I’d pretty much decided straight away that of the three cities Colin left us to play with, Hong Kong was to be my playground, now resolutely Chinese once more. It being Chinese, and my being disappointed that I couldn’t use Tokyo as my setting, it did not take long for my mind to throw out ‘Philosophy of a Knife’, the docu-rama detailing the horrors of Unit 731. Run by the Japanese Imperial Army on what was Chinese land, the inhuman biological, chemical and medical human experimentation carried out there could turn the most staunch stomach. Moreover, it was a lab and, what do you know, a lab was precisely what I needed. So into research I dove.

I personally have never been so disturbed in my life than when researching that particular hovel of horrors but, to my own horror, it fit my needs to perfection. Manchuria is miles from Hong Kong to be sure, but if the ants wanted to send a weapon of choice into China, then setting up a new, underground Unit 731 to produce that very weapon from vile and deeply unethical experimentation would not be outside the realms of possibility in a world such as Colin created for the backdrop to the City of Hell Chronicles. Nothing like inspiration, is there?

After that, it was relatively easy. Having wanted to set my story in Tokyo (and sulked about it quite a lot as it happens – which isn’t pretty but whilst we’re being honest etc etc…) and therefore determined to bring some of that flavour into my story, my protagonists had to be a Japcore band (which I adore), and they had to be nucking futs. Their being Japanese meant that, for my inspiration for the feel of my story, I could leap into insane movies like Tetsuo, and some crazy classics like Wild Zero and Burst City. YAY! I basically let my mind go wild, use the driving chaos of Japcore and Asia Extreme to build my Frankenstein’s Stock Taker in a mental version of Unit 731.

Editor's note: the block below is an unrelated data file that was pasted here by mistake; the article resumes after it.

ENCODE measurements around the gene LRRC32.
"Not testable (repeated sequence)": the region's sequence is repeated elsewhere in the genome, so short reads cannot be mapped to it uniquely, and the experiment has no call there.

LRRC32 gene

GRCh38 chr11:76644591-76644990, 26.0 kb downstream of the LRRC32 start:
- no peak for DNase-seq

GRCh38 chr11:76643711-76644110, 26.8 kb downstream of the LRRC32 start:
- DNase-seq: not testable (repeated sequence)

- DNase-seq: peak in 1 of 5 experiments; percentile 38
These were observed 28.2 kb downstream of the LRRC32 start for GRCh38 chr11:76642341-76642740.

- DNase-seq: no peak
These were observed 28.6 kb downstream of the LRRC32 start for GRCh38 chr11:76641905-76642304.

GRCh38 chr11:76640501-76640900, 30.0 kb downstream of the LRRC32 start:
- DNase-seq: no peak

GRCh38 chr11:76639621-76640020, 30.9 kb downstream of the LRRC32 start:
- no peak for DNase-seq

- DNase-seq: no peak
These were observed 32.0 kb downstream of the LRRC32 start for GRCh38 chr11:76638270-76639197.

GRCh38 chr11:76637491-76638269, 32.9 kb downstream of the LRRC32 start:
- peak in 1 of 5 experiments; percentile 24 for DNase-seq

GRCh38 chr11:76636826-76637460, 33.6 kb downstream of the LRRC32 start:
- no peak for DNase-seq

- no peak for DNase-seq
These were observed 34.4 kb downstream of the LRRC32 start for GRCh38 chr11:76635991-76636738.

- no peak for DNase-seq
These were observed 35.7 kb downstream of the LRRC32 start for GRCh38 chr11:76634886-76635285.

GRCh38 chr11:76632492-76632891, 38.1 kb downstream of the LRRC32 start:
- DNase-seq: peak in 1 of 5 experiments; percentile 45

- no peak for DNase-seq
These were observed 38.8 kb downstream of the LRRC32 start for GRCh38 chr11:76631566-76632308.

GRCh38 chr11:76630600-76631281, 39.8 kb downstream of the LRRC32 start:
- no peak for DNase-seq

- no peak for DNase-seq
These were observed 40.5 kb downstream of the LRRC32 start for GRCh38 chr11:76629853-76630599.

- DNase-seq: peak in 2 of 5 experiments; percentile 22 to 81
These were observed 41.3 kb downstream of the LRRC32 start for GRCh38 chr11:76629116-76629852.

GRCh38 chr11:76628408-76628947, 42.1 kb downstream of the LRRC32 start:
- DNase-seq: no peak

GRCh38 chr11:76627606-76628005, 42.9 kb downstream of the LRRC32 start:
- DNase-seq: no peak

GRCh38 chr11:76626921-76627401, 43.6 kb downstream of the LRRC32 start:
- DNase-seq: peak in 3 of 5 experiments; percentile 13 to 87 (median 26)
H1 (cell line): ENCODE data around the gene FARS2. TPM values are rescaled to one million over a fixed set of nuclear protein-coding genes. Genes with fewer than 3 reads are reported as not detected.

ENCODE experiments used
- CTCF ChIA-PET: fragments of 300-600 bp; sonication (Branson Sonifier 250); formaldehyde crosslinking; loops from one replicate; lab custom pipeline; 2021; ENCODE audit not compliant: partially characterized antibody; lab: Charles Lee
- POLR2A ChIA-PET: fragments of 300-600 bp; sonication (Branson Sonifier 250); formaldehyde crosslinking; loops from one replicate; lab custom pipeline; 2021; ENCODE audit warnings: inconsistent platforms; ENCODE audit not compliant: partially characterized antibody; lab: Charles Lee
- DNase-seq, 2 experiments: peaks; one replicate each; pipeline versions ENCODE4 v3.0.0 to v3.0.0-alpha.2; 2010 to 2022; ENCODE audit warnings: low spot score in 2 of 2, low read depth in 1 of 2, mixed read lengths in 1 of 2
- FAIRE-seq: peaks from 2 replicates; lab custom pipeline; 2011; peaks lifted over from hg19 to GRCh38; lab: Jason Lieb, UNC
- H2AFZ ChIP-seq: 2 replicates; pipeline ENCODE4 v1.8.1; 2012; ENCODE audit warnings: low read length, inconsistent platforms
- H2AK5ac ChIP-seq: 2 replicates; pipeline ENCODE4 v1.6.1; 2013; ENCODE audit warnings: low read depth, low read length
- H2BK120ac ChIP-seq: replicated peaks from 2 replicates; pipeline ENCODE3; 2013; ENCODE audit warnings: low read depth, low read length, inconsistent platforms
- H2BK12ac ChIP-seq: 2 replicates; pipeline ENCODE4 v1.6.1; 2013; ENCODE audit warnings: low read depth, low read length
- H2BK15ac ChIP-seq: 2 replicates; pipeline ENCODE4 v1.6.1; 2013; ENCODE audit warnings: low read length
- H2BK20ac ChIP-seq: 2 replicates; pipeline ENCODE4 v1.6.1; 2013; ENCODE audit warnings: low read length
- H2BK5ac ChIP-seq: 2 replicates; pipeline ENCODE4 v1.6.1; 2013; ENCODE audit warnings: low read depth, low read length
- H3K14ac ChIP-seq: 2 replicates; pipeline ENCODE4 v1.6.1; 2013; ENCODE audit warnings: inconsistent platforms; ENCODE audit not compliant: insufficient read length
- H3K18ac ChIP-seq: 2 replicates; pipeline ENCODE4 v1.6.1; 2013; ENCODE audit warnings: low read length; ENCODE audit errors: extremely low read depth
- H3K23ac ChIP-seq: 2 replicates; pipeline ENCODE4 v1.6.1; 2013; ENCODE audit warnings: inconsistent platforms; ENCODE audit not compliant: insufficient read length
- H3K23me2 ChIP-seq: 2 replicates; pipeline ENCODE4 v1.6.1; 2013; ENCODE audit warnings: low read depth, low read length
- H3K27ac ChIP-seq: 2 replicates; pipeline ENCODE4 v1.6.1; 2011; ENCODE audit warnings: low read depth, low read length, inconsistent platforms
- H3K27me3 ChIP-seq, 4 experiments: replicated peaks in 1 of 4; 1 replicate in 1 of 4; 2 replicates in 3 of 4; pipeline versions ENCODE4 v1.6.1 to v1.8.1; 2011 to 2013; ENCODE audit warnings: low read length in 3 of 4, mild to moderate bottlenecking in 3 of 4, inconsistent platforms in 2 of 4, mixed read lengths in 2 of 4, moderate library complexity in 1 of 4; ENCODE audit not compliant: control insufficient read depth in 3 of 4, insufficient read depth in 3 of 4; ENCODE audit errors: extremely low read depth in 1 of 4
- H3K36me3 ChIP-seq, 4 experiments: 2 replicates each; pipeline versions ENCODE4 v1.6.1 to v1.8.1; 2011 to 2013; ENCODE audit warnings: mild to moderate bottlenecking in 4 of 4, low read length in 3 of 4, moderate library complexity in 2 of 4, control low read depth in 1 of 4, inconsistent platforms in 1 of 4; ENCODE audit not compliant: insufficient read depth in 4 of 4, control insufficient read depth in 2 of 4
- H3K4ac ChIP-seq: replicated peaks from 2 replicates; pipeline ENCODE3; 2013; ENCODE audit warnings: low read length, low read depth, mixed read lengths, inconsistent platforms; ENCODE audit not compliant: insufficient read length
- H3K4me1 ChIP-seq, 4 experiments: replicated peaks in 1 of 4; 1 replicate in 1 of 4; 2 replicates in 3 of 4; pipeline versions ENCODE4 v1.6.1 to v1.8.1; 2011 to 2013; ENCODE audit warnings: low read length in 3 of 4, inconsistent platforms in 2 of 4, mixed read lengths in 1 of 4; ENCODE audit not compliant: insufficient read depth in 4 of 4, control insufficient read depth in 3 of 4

And there you have it. The story behind the story. The lightning bolts behind the life of the words. Being inspired by all things Japanese, by the bright lights, neon and chaos of Hong Kong, by weird electro-hip-hop and the nightmarish realities of the very apex of humanity’s inhumanity to man as dealt to helpless individuals experimented upon in Unit 731, my story is a weird little animal to be sure. A jolting, discordant muddle of word images, staccato and frenetic, an unrelenting little juggernaut of oddness wrapped up in gore and I hope you were as unnerved by the reading of it as I was by the writing of it. I don’t think I have ever quite recovered and, no, I still don’t want to be a horror writer.

In fact, having done it, I’m not very eager to go back. I’ll stick to my happy little world of Speculative Fiction, ta. After all… I can go even crazier with my word Frankensteins in that arena, and I don’t have to scare myself stupid to do it.

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7 thoughts on “What’s behind a story?

  1. I loved this peek into how your mad, bad, and dangerous-to-know mind works. I adore The Door from Below with all my heart. It’s truly fabulous. You’re one of the most brilliant writers I know. I mean it. You inspire me. 🙂